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Mol Cell Proteomics. 2005 May;4(5):626-36. Epub 2005 Feb 10.

High throughput substrate specificity profiling of serine and cysteine proteases using solution-phase fluorogenic peptide microarrays.

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Department of Bioengineering, Institute for Medicine and Engineering, University of Pennsylvania, Philadelphia, Pennsylvania 19104, USA.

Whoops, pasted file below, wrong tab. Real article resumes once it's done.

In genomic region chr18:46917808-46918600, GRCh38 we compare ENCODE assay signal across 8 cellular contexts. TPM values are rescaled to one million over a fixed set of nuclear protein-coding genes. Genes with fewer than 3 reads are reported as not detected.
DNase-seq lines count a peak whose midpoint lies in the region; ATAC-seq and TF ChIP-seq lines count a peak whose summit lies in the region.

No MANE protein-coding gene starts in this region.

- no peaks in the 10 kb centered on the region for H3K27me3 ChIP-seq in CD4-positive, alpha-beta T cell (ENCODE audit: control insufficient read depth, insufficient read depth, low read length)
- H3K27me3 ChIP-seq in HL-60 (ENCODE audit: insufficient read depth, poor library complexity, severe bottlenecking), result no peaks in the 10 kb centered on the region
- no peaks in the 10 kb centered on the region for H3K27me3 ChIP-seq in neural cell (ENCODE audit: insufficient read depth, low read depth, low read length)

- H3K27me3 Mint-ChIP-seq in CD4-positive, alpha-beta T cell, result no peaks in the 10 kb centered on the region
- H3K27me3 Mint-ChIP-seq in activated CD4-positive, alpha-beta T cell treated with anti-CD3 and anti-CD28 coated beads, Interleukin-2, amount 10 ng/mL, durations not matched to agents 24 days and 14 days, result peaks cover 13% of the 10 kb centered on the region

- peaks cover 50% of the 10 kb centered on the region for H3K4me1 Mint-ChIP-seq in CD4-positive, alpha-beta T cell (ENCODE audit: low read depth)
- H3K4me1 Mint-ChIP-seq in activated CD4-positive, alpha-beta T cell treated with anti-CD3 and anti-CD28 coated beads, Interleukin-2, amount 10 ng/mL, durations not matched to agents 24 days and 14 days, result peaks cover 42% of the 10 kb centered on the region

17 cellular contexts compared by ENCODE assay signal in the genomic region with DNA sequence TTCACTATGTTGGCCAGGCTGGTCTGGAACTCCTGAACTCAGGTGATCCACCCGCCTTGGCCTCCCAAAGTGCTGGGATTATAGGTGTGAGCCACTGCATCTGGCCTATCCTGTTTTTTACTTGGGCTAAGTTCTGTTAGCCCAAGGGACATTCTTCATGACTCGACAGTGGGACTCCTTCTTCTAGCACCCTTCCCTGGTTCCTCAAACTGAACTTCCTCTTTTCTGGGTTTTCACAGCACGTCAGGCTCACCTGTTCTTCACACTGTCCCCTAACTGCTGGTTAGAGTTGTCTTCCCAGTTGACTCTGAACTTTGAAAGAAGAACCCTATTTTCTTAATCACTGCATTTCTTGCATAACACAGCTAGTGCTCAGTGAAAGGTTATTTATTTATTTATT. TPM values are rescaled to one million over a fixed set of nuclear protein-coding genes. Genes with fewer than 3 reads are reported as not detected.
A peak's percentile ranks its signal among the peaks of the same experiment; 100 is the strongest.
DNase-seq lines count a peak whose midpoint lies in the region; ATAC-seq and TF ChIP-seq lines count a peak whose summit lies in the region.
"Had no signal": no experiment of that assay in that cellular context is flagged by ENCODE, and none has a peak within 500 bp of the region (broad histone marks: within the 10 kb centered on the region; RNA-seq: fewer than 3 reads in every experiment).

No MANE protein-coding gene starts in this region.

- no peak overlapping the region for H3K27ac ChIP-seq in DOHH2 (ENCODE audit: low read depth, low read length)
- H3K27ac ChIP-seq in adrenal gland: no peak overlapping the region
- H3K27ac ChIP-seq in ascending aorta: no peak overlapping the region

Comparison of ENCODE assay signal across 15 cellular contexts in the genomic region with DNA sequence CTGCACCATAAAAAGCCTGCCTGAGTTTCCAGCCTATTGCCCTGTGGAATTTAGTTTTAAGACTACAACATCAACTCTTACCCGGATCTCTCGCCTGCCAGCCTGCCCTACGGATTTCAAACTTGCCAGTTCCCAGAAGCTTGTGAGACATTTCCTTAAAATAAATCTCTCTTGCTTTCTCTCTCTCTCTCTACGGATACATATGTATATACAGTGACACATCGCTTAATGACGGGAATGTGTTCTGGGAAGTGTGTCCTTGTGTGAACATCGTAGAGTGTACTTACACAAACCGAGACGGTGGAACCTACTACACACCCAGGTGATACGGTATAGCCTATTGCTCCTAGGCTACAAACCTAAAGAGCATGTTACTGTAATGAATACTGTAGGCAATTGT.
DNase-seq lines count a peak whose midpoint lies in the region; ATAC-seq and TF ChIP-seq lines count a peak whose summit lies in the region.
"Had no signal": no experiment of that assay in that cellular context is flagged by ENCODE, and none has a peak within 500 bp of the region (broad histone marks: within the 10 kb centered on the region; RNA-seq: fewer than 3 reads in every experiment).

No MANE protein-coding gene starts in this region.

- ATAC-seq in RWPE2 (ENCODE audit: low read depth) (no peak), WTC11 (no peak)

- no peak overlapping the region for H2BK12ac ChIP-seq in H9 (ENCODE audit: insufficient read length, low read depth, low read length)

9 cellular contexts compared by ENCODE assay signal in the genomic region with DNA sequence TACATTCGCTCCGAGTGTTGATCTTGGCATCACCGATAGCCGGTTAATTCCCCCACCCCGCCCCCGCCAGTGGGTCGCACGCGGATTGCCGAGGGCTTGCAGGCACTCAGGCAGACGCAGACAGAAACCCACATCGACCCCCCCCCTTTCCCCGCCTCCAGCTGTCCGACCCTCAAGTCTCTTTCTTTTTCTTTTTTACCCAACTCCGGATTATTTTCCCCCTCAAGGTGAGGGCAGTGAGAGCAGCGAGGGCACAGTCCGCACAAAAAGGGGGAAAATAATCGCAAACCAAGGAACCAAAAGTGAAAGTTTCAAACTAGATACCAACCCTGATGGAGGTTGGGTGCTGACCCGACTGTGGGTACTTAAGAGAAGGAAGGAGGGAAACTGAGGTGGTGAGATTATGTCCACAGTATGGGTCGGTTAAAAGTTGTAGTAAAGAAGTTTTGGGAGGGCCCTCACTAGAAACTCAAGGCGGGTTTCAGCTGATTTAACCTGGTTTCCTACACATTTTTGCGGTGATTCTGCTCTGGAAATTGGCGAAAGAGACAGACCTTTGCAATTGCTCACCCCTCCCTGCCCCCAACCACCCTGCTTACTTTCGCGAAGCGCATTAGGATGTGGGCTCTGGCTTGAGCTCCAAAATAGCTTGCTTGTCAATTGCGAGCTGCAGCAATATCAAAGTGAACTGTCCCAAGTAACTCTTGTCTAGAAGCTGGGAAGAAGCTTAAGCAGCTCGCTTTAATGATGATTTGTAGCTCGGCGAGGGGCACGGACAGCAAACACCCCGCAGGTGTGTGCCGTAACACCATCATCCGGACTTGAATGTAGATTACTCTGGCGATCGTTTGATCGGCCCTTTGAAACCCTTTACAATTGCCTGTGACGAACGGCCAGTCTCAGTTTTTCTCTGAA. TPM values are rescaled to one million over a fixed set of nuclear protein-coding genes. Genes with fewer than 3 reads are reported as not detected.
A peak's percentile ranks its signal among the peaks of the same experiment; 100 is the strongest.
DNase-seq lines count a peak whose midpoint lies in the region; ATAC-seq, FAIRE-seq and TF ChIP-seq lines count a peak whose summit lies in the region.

Proteases regulate numerous biological processes with a degree of specificity often dictated by the amino acid sequence of the substrate cleavage site. To map protease/substrate interactions, a 722-member library of fluorogenic protease substrates of the general format Ac-Ala-X-X-(Arg/Lys)-coumarin was synthesized (X=all natural amino acids except cysteine) and microarrayed with fluorescent calibration standards in glycerol nanodroplets on glass slides. Specificities of 13 serine proteases (activated protein C, plasma kallikrein, factor VIIa, factor IXabeta, factor XIa and factor alpha XIIa, activated complement C1s, C1r, and D, tryptase, trypsin, subtilisin Carlsberg, and cathepsin G) and 11 papain-like cysteine proteases (cathepsin B, H, K, L, S, and V, rhodesain, papain, chymopapain, ficin, and stem bromelain) were obtained from 103,968 separate microarray fluorogenic reactions (722 substrates x 24 different proteases x 6 replicates). This is the first comprehensive study to report the substrate specificity of rhodesain, a papain-like cysteine protease expressed by Trypanasoma brucei rhodesiense, a parasitic protozoa responsible for causing sleeping sickness. Rhodesain displayed a strong P2 preference for Leu, Val, Phe, and Tyr in both the P1=Lys and Arg libraries. Solution-phase microarrays facilitate protease/substrate specificity profiling in a rapid manner with minimal peptide library or enzyme usage.

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